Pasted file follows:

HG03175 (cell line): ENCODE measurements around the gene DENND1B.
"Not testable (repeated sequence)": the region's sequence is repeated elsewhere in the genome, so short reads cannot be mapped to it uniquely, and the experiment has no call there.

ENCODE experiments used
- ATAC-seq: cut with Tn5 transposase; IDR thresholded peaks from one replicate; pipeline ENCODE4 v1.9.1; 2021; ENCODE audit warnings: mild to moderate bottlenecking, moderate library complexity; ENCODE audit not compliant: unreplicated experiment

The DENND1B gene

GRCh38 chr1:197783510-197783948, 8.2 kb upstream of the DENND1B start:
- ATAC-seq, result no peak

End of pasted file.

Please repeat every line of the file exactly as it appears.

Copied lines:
HG03175 (cell line): ENCODE measurements around the gene DENND1B.
"Not testable (repeated sequence)": the region's sequence is repeated elsewhere in the genome, so short reads cannot be mapped to it uniquely, and the experiment has no call there.

ENCODE experiments used
- ATAC-seq: cut with Tn5 transposase; IDR thresholded peaks from one replicate; pipeline ENCODE4 v1.9.1; 2021; ENCODE audit warnings: mild to moderate bottlenecking, moderate library complexity; ENCODE audit not compliant: unreplicated experiment

The DENND1B gene

GRCh38 chr1:197783510-197783948, 8.2 kb upstream of the DENND1B start:
- ATAC-seq, result no peak